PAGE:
South Korean cartoonists have ditched the strip — as far as comics are concerned.
The webtoon — a digitally based comic created in South Korea in 2003 — continues to change the way readers engage with traditional comic books. The webtoon has evolved to include 3-D and flash effects, audio and motion, creating a more interactive experience.
Webtoons are not paginated like their paper counterparts. Instead, they are presented on panels in a scrollable vertical layout, similar to websites. While wildly popular in China, Indonesia, Japan, Taiwan and Thailand for more than a decade, there is now a growing push for webtoons in Western societies, industry experts say.
Long Islanders can see this new wave of entertainment at the Charles B. Wang Center at Stony Brook University with the free exhibit “Webtoon: The Evolution of Korean Digital Comics,” open through May 31.
In South Korea, there are online platforms just for webtoons, which has helped create “a thriving digital comics industry,” says Jinyoung Jin, director of cultural programs at the Wang Center. On the technical side, some webtoons are defined by their presentation, and “every week brings new innovations in audio and motion effects.”
The exhibition provides a brief history of the webtoon as a global phenomenon where one creative source has been used in movies, TV dramas, animation, games and design products, Jin says. The genres — including thrillers, horror, action, fantasy and drama — can be seen in the graphics of popular characters and film promos presented in the galleries.
THE BIRTH OF WEBTOON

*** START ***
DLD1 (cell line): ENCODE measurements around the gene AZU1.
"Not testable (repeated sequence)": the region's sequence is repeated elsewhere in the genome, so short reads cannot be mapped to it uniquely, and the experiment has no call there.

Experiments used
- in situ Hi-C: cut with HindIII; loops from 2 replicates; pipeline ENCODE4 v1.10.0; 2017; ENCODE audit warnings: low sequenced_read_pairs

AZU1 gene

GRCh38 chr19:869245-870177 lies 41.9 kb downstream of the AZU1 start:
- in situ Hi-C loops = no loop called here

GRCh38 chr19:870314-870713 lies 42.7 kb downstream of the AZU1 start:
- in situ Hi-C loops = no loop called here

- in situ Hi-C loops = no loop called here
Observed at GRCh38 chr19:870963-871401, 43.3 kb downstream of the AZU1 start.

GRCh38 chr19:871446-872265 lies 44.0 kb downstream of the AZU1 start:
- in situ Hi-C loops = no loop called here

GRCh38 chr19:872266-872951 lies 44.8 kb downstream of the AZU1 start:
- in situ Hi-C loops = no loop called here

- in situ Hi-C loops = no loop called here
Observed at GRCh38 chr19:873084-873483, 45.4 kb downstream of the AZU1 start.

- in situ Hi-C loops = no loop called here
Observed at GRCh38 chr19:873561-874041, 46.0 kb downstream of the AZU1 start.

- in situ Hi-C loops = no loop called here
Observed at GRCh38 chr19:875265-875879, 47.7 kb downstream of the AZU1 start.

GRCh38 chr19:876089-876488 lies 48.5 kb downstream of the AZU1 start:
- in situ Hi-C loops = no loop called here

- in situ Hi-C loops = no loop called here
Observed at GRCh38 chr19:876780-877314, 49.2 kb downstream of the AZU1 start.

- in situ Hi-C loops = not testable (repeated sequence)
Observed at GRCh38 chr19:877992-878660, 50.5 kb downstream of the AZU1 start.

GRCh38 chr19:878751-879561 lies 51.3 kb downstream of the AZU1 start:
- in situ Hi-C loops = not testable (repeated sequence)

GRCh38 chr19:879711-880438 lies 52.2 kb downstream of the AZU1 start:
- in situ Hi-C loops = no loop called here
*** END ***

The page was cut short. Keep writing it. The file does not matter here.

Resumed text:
Korea’s comic publishing industry suffered an unprecedented downturn in the late 1990s and early 2000s, mainly because of a financial crisis and a juvenile protection law that restricted adult comic magazines, Jin says. As a result, only six of the 26 Korean comic magazines survived, and a great number of professional cartoonists lost the chance to publish their work.
Then came the Internet, which introduced online computer games and chatting services that helped reshape the comic industry. Smartphones, in particular, contributed to the birth of webtoon platforms.
The earliest incarnation of the webtoon was made from an original comic that was uploaded to the Internet and formatted into a horizontal layout.
“From 2003 onward, Korean portal sites such as Naver, Daum and Nate systematically began to build free digital comics platforms in order to attract users and to increase traffic,” Jin says. “As smartphone users increased, webtoons began to make their mark.”
Within a few years, webtoon artists began experimenting with new digital effects to enhance their readers’ experience. Top webtoonists have started incorporating sound and motion into previously static comics, Jin says. One of the current trends is to add background music to a series of panels. Some artists have begun using 3-D animation and flash effects.
Naver, which created the first webtoon and coined the term, now has more than 6 million daily visitors.
AT THE EXHIBIT
The Wang Center’s webtoon exhibit highlights works from major webtoon companies in iPad and video format such as Spottoon, a webtoon portal launched in English just last year. Spottoon is a compilation of the Korean webtoon artists’ group RollingStory and The Huffington Post. Its stories cover a range of genres and subjects, from heart-wrenching tales to unpredictable and race-against-time thrillers, Jin says.
Popular film trailers and TV drama posters also are prominently displayed, such as “Secretly, Greatly,” a comedy-action-drama based on a webtoon about a North Korean spy that broke box office records by selling 2 million tickets in two days.
“Webtoon: The Evolution of Korean Digital Comics”
WHEN | WHERE 9 a.m.-8 p.m. weekdays, noon-8 p.m. weekends through May 31 at Stony Brook University’s Charles B. Wang Center, 100 Nicolls Road
INFO 631-632-4400, stonybrook.edu/commcms/wang
ALSO “Korea’s Digital Comics: The Evolution of Webtoons in a Global Context” lecture; 1 p.m. April 14 in the Charles B. Wang Center Theatre